Major Foreign Policy Challenges Facing the Next Administration
Anne-Marie Slaughter, Princeton University
Photos | Transcript

altWashington, DC—On November 1, 2012, Anne-Marie Slaughter addressed WFPG on the foreign policy challenges and priorities for a second-term Obama administration, as well as some of the challenges that could emerge in the future.

Slaughter highlighted climate change and immigration—two hold-over issues from the previous term—as key items on President Obama’s agenda. She believes climate change became a much higher priority in the wake of Super Storm Sandy and the President’s failure to pass a cap-and-trade bill during his first term.

On the Middle East, Slaughter held that President Obama considered Middle East peace and actual end-stage peace negotiations a priority for his next term. According to Slaughter, a new special envoy to the region might help progress toward peace. Slaughter also believes President Obama will attempt to transform the American relationship with the Muslim world, and that the growing importance and size of the youth population gives the United States an “unbelievable opportunity” to redefine the US role in the region with an entirely new generation. In addition, Slaughter emphasized the need for a much greater reliance on government-to-society and society-to-society initiatives, rather than government-to-government programs, to resolve regional issues.

Nuclear disarmament is another issue the President would like to address in his next term, and is supported by prominent former officials such as Henry Kissinger, George Schultz, Bill Perry, and Sam Nunn. Slaughter believes that the President will attempt to lock the US and Russia into further cuts, and also begin pressuring other nuclear states, especially under the looming threat of Iranian nuclear weapons capacity.

While the President will have his own foreign policy priorities, he will also have to "confront the inbox" and address challenges in the near-term, including security concerns in Afghanistan and Pakistan relating to the 2014 troop withdrawal. Slaughter believes that the President will adhere to the 2014 withdrawal timeframe, but she is skeptical of a complete removal of US forces from the region.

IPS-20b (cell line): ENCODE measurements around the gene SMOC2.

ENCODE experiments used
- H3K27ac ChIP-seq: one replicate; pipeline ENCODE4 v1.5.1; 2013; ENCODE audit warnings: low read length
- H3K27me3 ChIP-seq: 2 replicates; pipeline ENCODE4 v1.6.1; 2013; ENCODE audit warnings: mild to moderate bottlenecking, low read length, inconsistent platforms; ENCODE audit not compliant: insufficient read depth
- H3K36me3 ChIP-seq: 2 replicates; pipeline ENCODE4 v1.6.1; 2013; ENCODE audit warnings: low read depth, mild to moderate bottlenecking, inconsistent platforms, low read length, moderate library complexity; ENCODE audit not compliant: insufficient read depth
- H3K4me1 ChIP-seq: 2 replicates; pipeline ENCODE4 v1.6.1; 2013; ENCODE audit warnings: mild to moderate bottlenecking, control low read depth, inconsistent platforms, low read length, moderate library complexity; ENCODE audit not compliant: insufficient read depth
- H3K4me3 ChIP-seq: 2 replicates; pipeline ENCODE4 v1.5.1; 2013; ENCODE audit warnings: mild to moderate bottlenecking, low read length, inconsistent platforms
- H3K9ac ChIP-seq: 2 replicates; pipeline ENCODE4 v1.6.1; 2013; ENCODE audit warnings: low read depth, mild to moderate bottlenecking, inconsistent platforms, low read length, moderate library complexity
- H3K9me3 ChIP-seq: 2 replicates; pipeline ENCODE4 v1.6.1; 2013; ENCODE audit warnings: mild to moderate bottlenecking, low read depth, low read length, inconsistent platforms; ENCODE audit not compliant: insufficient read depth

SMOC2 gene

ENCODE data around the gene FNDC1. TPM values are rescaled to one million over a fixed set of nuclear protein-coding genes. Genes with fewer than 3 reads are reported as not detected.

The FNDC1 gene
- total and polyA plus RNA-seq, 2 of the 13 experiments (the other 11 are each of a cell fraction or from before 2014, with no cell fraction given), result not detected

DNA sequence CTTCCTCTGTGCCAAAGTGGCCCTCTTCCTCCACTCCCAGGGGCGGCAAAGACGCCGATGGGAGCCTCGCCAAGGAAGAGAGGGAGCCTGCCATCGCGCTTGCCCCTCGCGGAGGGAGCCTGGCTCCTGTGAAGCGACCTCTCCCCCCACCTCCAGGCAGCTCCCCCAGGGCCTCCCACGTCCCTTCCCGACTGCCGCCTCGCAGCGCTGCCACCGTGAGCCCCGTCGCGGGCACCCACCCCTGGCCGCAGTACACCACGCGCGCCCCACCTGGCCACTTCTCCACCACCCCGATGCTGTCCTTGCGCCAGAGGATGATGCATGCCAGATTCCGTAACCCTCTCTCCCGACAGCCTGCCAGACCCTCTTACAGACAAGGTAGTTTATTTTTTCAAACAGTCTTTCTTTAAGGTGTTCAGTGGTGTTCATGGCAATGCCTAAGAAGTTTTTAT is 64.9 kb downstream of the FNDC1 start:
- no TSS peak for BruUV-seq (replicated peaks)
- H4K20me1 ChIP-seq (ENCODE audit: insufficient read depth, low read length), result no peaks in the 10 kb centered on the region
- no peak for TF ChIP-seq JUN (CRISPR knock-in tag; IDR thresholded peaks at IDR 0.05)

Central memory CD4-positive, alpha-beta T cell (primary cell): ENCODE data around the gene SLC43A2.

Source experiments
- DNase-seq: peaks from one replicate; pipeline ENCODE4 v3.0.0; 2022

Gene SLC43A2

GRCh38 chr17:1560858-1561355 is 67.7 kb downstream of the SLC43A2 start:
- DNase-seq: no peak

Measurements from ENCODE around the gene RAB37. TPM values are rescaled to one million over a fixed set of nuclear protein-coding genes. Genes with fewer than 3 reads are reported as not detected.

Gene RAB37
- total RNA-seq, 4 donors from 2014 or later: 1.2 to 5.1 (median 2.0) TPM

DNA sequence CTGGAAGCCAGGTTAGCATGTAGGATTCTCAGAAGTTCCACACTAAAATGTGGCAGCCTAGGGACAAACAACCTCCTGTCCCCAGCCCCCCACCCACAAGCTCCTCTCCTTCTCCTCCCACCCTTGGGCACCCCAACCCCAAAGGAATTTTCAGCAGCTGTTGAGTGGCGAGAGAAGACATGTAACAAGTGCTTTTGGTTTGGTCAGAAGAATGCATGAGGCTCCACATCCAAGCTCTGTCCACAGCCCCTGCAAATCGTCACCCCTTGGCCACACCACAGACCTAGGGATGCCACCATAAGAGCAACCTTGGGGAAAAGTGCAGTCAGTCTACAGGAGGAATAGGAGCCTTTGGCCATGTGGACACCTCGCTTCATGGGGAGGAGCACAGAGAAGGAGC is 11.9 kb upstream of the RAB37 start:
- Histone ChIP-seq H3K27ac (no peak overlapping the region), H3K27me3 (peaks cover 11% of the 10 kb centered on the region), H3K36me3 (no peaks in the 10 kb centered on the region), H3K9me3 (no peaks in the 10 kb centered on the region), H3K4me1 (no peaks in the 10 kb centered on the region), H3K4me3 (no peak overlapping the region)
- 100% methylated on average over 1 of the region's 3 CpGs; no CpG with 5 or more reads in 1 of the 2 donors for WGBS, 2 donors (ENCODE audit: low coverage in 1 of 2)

Slaughter also anticipates that the administration will face a number of global economic challenges with the US's most important trade partners. First and foremost, the President will have to respond to the sovereign debt crisis in Europe, which has a number of long-term consequences, particularly its impact on slowing the Chinese economy. Slaughter likewise sees economic turmoil in Japan as an emerging challenge, primarily because of the US reliance on Japanese collaboration in its Asia strategy.

Slaughter also discussed emerging powers, such as Indonesia and Turkey, as areas in which the President will face challenges, but more importantly as areas in which the United States has an opportunity to lead. According to Slaughter, the emergence of Brazil as an additional major player will have both political and economic implications for Obama's foreign policy strategy. She highlighted the fact that there will most likely be leadership transitions in Cuba and Venezuela in the near future, which will compel Brazil to choose how to position itself politically. She also suggests that Brazil will become a much more important partner for the US as the Caribbean emerges as a source of energy and economic investment.


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WFPG President Patricia Ellis and
speaker Anne-Marie Slaughter

  Patricia Ellis with Anne-Marie Slaughter

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Anne-Marie Slaughter addresses WFPG

  WFPG Board Member Theresa Loar and program
participants listen to the program

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Dr. Rosa Djalal of the Embassy of
Indonesia asks a question

  Mabel Gomez-Oliver, Deputy Chief of Mission of
Mexico, participates in the Q&A

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